Study A (NCT: 01619865) included 220 subjects with known or suspected SSTR positive tumors referred for diagnosis or evaluation of disease extension before or after treatment. A total of 178 of the 220 patients (81%) had a history of neoplasm at the time of Ga-68 DOTATOC imaging. In 177 of the 220 patients, sufficient data to establish NET status per composite reference was available for efficacy evaluation. Table 6 shows the performance of Ga-68 DOTATOC in the detection of NETs for Study A.
|N = 177||NET status as identified by reader||Reference|
|N: number of patients, CI: confidence interval,|
|Agreement (%)* (95% CI)†||91 (85, 95)||89 (75, 96)|
|Agreement (%)* (95% CI)†||90 (84, 95)||86 (73, 95)|
Study B (NCT: 01869725) included 62 patients with histologically positive NET or other SSTR positive tumor referred for evaluation of disease before or after treatment. In 59 of the 62 patients, sufficient data to establish NET status per composite reference was available for efficacy evaluation. The estimated positive and negative percent agreements were 92% and 75% for reader 1 and 90% and 75% for reader 2, respectively.
Ga 68 DOTATOC Injection is supplied in a multiple-dose, capped 30 mL glass vial containing 18.5 MBq/mL to 148 MBq/mL (0.5 mCi/mL to 4 mCi/mL) of Ga 68 DOTATOC at calibration time in approximately 14 mL of solution (NDC 24417-681-30).
Store Ga 68 DOTATOC Injection upright in a lead shielded container at 25°C (77°F); excursions permitted to 15°C to 30°C (59°F to 86°F).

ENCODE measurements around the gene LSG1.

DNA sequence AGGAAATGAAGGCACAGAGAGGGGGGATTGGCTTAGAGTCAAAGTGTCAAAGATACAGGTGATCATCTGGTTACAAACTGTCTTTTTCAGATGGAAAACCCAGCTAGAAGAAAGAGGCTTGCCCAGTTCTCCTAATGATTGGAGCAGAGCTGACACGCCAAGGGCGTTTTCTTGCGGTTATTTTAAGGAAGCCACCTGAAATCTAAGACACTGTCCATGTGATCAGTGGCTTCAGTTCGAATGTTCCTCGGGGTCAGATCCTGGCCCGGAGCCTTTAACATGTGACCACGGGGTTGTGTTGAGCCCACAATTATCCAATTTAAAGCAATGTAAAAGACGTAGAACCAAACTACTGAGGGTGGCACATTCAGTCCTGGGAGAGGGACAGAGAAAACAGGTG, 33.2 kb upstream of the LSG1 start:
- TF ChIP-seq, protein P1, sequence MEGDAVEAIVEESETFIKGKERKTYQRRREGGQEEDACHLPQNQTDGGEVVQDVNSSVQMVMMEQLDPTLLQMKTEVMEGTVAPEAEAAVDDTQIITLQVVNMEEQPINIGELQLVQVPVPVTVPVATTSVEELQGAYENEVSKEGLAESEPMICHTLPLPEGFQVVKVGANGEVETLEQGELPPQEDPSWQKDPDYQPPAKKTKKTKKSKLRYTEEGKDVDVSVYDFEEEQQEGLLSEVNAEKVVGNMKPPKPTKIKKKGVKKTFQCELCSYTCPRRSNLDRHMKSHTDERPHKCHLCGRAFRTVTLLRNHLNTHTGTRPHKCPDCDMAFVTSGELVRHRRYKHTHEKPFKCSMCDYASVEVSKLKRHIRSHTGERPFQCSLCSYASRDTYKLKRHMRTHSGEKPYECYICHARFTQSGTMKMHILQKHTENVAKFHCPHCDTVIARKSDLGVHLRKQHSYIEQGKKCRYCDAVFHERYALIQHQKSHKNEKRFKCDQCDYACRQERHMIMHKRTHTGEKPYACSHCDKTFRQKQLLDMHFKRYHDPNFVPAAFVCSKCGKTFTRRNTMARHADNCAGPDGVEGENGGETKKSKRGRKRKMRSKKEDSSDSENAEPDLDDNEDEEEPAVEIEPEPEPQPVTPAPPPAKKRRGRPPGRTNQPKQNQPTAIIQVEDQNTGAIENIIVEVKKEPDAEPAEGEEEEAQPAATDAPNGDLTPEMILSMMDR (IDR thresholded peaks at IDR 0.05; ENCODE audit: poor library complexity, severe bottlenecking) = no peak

Receipt, transfer, handling, possession or use of this product is subject to the radioactive material regulations and licensing requirements of the U.S. Nuclear Regulatory Commission, Agreement States or Licensing States as appropriate. Store and dispose of Ga 68 DOTATOC Injection in accordance with the regulations and a general license, or its equivalent, of an Agreement State or a Licensing State.
Advise patients to drink water to ensure adequate hydration prior to their PET study and recommend they drink and urinate as often as possible during the first hours following the administration of Ga 68 DOTATOC Injection, in order to reduce radiation exposure [see Dosage and Administration (2.3) and Warnings and Precautions (5.1)].
Advise a lactating woman to interrupt breastfeeding and pump and discard breast milk for 8 hours after Ga 68 DOTATOC Injection administration in order to minimize radiation exposure to a breastfed infant [see Use in Specific Populations (8.2)].
Manufactured and Distributed by:
UIHC – P E T Imaging Center
200 Hawkins Drive
Iowa City, IA 52242
DOTATOC Ga 68 INJECTION
Diagnostic - For intravenous Use Only
Contains: 18.5 MBq/mL to 148 MBq/mL (0.5 mCi/mL to 4 mCi/mL) of no-carrier
added Ga-68 DOTATOC @ end of synthesis; 9 mg/mL of sodium chloride
UIHC-PET Imaging Center
200 Hawkins Drive
Iowa City, IA 52242
TOTAL ACTIVITY: mCi
TOTAL VOLUME: mL
RADIOACTIVE CONCENTRATION: mCi/mL @ EOS TIME
Store at 25°C (77°F); excursions permitted between 15°C to 30°C (59°F–86°F);
Store upright in a lead shielded container. Expires 3 hours from end of synthesis.
See full prescribing information for dosage and administration information.
Do not use if cloudy or if contains particulate matter.
CAUTION: RADIOACTIVE MATERIAL
edotreotide gallium ga-68 injection, solution
|Labeler - UIHC – P E T Imaging Center (063513265)|